DUBAI (Reuters) – A Saudi Arabian journalist, Ramadan al-Anzi, has been suspended from work on the order of the Kingdom’s ruler, King Salman bin Abdulaziz, for being too sycophantic in his job after he equated Abdulaziz with God.
King Salman has frequently been lauded by columnists in local media, in traditional deference to authority, since the 81-year-old assumed office in 2015.
But Ramadan al-Anzi’s column in al-Jazirah newspaper describing King Salman as “Haleem”, or forbearing, and “Shadeed al-Eqab”, strict in punishment – both terms associated in Islam with God – appeared to have gone too far.
Attributing divine qualities or giving individuals any of the 99 names of God is frowned upon in the kingdom, which follows the strict Sunni Muslim Wahhabi school of Islam.
The newspaper published an apology late on Saturday.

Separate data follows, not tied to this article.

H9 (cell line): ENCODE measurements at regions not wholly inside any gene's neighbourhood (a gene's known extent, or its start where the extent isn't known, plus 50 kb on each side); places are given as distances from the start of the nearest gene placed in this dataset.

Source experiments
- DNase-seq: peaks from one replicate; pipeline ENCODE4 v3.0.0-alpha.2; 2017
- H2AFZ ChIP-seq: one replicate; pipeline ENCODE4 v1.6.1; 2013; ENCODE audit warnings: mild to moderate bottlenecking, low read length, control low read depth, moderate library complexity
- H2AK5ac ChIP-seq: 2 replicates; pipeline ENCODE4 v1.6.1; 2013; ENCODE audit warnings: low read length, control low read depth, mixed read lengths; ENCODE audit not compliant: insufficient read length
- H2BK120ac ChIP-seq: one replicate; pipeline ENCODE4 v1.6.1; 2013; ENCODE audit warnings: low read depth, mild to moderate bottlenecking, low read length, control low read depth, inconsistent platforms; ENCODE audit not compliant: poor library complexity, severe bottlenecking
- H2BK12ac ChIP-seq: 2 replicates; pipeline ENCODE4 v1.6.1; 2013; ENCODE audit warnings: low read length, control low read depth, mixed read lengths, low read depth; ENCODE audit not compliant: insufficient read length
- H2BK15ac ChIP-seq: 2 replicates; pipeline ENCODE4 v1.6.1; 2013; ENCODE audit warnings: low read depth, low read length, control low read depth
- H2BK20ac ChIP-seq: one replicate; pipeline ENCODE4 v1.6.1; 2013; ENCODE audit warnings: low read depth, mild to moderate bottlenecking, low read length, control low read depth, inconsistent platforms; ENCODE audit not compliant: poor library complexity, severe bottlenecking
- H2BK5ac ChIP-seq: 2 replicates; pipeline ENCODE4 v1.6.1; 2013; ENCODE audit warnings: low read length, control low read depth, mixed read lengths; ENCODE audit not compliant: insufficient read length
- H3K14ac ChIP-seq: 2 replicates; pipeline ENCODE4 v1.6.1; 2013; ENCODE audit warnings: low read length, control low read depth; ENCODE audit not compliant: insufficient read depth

“The phrases and tribute which the author bestowed on the personality of the Custodian of the Two Holy Mosques, are not acceptable, despite what God had bestowed upon him, may God protect him, of the honor of serving the two holy mosques, Islam, the homeland and the people,” al-Jazirah wrote.
Saudi media reported that the king had ordered that action be taken against the newspaper, but no specifics were given.
In a message to Information Minister Awwad bin Saleh Alawwad, the king wrote that he was “astonished by some of the phrases used in the column”, according to Okaz newspaper.
Online newspaper, sabq, quoted the king as saying in his written complaint: “This is an issue that has distressed us, we don’t accept it and don’t approve of it, recognizing its dangers and the danger of being lenient towards it.”
(Reporting by Sami Aboudi; Editing by Louise Ireland)